Access control goes beyond biometrics for pilots

An airport security program under test at BWI Thurgood Marshall International shows the need for stronger identity verification technology, says Paul Onorato, president of the Coalition of Airline Pilots Associations (CAPA).

"Positive identification of anyone with access to the cockpit is essential and that's why CAPA is pleased with the success, thus far, of the BWI SecureScreen program." SecureScreen is a joint effort of the Transportation Security Administration (TSA), Southwest Airlines, Southwest Airlines Pilots' Association(SWAPA), CAPA and Priva Technologies with support from BWI and the Maryland Aviation Administration.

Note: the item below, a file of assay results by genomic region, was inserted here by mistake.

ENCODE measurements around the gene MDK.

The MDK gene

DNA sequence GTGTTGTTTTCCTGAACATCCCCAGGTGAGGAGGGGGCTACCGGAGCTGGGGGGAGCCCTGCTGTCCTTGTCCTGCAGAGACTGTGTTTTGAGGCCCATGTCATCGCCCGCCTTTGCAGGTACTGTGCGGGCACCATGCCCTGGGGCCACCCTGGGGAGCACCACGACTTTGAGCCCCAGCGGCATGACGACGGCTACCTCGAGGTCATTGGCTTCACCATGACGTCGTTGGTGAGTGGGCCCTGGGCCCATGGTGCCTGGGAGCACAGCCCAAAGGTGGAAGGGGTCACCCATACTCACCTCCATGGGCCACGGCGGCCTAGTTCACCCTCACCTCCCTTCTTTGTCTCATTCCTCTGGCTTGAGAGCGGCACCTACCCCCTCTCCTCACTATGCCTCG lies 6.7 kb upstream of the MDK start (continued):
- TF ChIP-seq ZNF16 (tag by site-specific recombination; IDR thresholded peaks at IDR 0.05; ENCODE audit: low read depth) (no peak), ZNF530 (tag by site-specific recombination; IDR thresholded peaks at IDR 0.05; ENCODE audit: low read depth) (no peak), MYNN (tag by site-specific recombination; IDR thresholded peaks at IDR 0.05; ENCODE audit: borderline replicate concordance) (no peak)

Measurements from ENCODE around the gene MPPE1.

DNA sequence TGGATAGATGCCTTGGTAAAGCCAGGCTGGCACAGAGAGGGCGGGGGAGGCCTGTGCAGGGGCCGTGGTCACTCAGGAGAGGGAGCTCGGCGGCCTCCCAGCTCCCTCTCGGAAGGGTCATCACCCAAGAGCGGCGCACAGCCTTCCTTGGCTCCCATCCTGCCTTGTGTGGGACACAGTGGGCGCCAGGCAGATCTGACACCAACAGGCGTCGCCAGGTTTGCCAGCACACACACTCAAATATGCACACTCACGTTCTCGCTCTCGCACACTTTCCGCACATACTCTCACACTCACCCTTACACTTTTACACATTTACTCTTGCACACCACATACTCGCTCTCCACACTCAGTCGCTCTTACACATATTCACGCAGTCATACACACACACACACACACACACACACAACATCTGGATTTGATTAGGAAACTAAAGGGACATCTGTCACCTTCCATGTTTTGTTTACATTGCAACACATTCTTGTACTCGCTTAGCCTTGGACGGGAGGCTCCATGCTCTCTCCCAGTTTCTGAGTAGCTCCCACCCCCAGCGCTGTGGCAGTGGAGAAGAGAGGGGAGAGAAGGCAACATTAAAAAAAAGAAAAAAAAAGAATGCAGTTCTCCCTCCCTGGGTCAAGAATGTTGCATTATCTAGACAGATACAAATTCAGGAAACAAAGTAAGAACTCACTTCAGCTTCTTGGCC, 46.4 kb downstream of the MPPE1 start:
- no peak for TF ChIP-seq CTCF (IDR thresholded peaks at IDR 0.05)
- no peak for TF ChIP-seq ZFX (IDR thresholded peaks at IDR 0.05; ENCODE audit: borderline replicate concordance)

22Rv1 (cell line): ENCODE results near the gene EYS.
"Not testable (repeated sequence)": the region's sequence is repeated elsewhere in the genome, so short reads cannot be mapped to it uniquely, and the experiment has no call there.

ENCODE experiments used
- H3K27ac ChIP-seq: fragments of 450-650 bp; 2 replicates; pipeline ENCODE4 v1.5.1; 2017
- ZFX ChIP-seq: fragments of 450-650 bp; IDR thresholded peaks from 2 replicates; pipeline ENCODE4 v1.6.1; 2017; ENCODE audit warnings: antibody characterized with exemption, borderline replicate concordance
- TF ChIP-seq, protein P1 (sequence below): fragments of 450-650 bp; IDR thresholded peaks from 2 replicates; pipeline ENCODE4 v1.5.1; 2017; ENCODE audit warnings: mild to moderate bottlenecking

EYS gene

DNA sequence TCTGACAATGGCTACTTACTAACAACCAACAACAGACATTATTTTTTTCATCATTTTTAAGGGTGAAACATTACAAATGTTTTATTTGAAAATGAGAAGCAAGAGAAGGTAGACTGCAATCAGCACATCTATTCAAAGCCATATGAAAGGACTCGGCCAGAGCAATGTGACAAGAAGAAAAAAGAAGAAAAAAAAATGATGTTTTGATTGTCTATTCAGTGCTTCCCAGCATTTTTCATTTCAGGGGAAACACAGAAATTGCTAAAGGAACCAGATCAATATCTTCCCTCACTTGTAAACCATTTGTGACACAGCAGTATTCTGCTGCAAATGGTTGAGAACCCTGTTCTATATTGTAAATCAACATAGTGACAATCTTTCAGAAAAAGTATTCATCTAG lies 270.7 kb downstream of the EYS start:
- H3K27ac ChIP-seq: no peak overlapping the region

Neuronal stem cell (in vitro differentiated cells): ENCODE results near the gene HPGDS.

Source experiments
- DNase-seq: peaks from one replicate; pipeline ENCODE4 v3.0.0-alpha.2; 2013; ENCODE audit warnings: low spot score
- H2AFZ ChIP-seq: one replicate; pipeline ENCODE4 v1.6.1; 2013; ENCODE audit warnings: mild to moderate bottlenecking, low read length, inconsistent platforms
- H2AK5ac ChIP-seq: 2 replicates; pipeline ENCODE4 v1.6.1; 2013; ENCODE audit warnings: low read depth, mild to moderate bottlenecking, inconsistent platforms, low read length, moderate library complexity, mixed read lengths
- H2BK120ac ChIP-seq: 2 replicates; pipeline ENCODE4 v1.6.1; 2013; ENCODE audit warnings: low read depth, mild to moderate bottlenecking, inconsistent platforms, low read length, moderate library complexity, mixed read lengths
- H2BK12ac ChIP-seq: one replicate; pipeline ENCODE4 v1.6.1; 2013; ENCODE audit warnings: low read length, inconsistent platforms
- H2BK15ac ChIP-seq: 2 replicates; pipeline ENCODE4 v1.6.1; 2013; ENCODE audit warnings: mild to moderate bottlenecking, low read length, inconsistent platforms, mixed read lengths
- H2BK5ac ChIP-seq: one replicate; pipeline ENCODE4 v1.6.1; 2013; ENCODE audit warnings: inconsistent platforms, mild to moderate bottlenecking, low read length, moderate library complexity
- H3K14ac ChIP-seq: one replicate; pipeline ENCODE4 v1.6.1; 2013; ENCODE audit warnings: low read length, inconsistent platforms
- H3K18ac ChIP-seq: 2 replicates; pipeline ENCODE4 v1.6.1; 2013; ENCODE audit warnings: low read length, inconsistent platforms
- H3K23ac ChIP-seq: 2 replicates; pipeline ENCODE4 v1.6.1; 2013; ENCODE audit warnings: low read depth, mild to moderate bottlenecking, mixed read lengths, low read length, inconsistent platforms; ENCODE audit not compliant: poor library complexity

Priva's Cleared ID authentication technology is at the heart of the SecureScreen system. It utilizes a security platform that was developed by Priva specifically for access control and employs biometrics. But the platform goes beyond biometrics by creating an integrated 'trust system' specifically designed to enhance security, maintain privacy and protect against systemic fraud and intrusion. Priva believes reliance solely on biometric identification can actually weaken security instead of strengthening it, saying there is a lot of literature about how off-the-shelf biometric systems do not provide sufficient proof of an individual's identity and how they can be spoofed. The first participants in the SecureScreen program are 200 Southwest Airlines pilots.